Some corporate executives, whose prediction for increased activism is identical to that of shareholders, seem to welcome the changes and improvements activists can force into companies more than would be expected. During the financial crisis, activists’ ability to keep management on their toes proved most valuable, says an executive respondent from the tech sector: “Shareholder activists have been successful in improving governance and creating value. Activists have demonstrated their ability to affect companies’ policies and decisions and this will cause more investors to take an activist approach.”

With a very similar outcome to the 2010 Shareholder Activism Insight report, overall respondents (74%) agree that hedge funds will be most likely to increase activist initiatives. Other groups expected to see growth in shareholder activism are pension funds (50%) and union funds (44%). A private equity investor explains: “They have intensified their corporate governance activities and are trying to establish themselves as sophisticated players in the investment community while attempting to attain greater involvement in strategic corporate decisions and control in decision making.”

The top four sectors expected to see increased shareholder activism are financial services, industrials and chemicals, technology, and energy; there is little difference in corporate and activist feedback when it comes to sector predictions.

As was the case in 2010, respondents are expecting noticeably more bullish activity in financial services compared to other sectors. This most likely reflects tumbling stock prices, controversial executive pay packages and a high volume of asset sales from larger banks. An activist respondent explains: “Financial services will continue to see high shareholder activism, in response to continued poor performance and high pay packages rolled out to the executive management. The financial crisis has also increased attention to business operations and corporate governance.”

Talking specifically about the dynamics of his sector, a technology CFO explains: “Technology companies have cash, off-balance sheet assets, and other hidden assets that they can take advantage of when their share price is down. Shareholder activists will come into play when the companies are not using the available assets to implement changes to improve performance.”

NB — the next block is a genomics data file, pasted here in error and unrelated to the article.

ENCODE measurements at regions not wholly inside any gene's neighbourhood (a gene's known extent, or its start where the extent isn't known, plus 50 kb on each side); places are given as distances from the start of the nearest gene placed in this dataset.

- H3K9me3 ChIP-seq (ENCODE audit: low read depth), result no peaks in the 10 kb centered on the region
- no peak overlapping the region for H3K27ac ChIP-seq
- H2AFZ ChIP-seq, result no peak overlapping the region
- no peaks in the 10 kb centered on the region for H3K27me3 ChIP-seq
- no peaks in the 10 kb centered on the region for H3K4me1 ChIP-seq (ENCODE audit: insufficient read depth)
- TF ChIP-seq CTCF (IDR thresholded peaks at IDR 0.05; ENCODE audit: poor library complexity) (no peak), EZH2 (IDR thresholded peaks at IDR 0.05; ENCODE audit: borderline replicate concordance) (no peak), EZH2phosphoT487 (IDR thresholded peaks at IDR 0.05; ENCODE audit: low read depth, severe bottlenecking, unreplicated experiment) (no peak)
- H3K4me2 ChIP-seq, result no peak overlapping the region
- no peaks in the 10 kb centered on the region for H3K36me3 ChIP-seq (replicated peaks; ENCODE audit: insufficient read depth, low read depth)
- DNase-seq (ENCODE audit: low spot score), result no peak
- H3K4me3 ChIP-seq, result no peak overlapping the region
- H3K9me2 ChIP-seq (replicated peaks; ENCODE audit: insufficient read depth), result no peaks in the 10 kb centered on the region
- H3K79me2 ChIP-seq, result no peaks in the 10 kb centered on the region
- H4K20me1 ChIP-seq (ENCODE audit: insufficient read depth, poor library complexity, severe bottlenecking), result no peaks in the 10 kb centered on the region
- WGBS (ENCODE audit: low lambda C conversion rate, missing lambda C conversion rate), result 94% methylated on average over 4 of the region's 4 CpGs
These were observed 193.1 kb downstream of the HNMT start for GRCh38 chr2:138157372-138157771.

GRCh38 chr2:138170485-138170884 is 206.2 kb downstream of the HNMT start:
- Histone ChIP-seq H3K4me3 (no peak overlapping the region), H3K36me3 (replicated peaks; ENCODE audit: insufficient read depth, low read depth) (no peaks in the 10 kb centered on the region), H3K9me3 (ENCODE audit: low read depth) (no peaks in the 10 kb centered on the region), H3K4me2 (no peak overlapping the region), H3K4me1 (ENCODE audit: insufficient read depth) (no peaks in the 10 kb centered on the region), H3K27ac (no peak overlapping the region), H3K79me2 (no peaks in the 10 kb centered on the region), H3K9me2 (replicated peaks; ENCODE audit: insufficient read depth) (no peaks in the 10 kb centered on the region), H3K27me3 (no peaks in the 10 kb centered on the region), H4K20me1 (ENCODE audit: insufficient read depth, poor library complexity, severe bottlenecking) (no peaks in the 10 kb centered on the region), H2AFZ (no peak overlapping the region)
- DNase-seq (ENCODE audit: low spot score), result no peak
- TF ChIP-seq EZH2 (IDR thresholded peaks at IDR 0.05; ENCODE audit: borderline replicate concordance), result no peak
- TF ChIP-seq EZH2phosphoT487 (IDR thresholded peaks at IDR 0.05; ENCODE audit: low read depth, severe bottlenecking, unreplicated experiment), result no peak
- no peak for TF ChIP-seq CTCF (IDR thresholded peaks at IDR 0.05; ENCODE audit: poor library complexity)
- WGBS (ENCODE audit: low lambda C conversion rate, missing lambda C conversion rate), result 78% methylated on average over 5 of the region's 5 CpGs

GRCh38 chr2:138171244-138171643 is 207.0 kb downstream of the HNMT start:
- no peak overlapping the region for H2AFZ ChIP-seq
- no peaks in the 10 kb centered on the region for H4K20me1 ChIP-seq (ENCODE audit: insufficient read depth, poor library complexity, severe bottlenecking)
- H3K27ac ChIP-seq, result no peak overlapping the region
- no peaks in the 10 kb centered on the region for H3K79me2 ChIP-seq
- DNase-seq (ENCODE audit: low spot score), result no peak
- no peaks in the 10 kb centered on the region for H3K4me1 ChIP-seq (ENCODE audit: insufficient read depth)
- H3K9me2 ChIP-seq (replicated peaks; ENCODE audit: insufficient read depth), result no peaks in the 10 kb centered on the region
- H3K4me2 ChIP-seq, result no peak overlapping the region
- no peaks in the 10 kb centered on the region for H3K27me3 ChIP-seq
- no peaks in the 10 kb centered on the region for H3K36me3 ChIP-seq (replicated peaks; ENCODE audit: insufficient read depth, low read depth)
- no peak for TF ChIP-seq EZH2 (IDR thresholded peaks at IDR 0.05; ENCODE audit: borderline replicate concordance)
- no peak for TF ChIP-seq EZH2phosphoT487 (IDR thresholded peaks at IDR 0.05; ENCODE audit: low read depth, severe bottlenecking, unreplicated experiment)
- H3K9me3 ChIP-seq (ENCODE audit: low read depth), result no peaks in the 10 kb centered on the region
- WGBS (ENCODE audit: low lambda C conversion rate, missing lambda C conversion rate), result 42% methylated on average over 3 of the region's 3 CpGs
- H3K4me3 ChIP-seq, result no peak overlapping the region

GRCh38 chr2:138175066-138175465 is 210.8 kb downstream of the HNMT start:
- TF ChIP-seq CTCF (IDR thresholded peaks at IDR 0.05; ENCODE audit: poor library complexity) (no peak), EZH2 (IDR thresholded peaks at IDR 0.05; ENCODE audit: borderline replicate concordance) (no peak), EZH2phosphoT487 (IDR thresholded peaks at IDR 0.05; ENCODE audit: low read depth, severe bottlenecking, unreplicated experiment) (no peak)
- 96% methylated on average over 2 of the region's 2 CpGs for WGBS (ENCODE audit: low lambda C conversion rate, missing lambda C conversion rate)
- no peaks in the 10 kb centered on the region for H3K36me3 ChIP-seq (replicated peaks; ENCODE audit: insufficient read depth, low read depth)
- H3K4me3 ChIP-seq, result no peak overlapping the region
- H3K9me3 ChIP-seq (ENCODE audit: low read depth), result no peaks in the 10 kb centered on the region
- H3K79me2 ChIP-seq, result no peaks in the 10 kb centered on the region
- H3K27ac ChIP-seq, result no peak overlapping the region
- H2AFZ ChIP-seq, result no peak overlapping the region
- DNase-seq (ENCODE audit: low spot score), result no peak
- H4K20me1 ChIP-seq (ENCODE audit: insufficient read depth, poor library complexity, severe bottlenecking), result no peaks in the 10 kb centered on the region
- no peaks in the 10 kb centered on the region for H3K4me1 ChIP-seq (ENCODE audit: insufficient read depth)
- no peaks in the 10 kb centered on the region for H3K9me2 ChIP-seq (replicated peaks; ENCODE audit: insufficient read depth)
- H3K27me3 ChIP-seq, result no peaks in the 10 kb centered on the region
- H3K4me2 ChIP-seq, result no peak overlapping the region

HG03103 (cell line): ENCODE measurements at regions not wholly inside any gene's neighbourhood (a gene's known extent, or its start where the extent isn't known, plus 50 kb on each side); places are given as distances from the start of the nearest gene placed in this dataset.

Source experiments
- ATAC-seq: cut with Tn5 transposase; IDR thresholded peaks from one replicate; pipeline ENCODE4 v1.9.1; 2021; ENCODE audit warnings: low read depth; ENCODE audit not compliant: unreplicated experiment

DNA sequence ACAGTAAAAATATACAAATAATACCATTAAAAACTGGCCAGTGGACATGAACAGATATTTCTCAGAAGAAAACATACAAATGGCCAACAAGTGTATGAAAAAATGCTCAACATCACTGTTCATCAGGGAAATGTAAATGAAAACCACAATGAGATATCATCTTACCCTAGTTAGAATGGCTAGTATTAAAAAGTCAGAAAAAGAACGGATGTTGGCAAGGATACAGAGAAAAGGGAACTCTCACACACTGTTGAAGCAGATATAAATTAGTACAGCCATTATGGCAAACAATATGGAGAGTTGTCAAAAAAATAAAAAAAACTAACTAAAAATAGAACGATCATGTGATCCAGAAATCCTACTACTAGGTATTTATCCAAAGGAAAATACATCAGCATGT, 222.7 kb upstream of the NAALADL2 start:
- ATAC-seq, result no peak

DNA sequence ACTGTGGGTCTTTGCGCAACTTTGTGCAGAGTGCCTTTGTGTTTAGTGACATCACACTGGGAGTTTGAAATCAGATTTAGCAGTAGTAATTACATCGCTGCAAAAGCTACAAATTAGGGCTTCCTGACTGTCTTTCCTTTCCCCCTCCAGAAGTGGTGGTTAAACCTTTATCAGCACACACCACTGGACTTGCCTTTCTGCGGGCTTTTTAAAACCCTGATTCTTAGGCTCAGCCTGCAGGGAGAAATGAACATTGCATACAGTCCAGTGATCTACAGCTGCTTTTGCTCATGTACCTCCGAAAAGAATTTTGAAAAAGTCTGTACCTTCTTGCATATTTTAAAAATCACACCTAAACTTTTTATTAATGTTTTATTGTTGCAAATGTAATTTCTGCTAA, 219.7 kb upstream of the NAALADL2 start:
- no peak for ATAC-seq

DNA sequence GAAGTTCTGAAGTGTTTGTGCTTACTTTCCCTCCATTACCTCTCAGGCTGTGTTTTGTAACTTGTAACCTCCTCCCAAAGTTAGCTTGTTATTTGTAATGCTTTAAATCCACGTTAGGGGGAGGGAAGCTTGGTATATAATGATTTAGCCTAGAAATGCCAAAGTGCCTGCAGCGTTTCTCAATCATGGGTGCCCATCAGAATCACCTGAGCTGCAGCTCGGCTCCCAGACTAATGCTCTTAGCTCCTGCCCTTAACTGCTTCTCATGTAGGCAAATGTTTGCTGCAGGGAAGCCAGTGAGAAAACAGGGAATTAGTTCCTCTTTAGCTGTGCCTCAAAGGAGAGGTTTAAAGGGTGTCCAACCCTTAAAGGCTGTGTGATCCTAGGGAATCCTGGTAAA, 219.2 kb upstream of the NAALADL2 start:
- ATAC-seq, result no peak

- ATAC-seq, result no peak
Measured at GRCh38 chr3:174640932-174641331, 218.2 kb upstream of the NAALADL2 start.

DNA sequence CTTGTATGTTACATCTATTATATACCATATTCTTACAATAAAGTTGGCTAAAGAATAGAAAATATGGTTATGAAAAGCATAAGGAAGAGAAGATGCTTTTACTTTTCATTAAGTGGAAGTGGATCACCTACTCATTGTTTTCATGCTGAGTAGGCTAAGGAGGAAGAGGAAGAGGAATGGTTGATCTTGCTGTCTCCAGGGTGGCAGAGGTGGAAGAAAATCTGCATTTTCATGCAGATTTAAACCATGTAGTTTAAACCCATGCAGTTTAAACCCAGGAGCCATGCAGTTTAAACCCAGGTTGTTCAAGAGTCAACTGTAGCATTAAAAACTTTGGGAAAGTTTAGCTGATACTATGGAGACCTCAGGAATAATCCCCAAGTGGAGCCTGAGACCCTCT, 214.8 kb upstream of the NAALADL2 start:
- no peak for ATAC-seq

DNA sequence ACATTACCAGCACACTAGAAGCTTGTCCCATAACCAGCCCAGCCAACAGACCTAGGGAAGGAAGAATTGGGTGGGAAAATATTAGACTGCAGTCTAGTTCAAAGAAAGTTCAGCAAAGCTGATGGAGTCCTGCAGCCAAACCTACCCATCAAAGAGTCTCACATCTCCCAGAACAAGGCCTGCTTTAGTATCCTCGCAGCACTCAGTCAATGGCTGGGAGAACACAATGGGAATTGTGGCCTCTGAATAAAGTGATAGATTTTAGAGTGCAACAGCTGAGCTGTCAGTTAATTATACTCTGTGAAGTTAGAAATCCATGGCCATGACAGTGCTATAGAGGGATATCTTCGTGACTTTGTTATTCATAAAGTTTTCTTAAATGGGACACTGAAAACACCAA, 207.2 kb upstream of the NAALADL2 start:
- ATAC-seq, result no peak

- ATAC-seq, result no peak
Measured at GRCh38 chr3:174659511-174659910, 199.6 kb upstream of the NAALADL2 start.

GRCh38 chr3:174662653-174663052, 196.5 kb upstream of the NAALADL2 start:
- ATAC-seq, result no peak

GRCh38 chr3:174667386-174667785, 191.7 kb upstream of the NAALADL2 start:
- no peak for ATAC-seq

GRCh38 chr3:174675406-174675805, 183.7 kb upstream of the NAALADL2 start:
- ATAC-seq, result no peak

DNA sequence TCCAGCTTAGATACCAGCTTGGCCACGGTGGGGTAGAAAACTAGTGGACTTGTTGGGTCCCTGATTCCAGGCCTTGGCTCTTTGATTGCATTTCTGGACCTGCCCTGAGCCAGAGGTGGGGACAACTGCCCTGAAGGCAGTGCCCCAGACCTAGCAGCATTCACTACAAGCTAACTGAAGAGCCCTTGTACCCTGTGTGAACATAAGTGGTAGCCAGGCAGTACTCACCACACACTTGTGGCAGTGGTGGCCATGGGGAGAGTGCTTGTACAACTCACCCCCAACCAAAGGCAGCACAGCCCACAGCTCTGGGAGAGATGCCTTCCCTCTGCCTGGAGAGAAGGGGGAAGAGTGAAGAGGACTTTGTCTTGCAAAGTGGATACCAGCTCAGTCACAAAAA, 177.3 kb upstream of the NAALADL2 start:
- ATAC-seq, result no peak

The influence of shareholders is expected to increase, according to 84% of all respondents. In the previous edition, respondents were divided with over half of corporates believing shareholders would not have any impact on M&A decisions. Since the last survey was conducted in Q2 2010, corporate executives have become widely aware of shareholders’ skepticism for all decisions including M&A. One corporate executive notes: “Shareholders are very concerned about the volatile market situation and are not confident in management’s M&A decision making. Shareholders are now actively involved in these deals.”

Financial performance has grown from being a primary driver of shareholder activism for roughly half of total respondents in 2010 to just shy of 100% of respondents this year. A clear sign that earnings have fizzled for companies across all sectors, the focus has shifted heavily toward weak earnings, marking a change from the past two reports. In 2010, excess cash was the top concern of activist respondents and financial performance was considered the most significant trigger by the majority of corporate respondents. In 2008, the majority of overall respondents identified a period of flat or negative growth, profitability or stock price as the key driver of shareholder activism.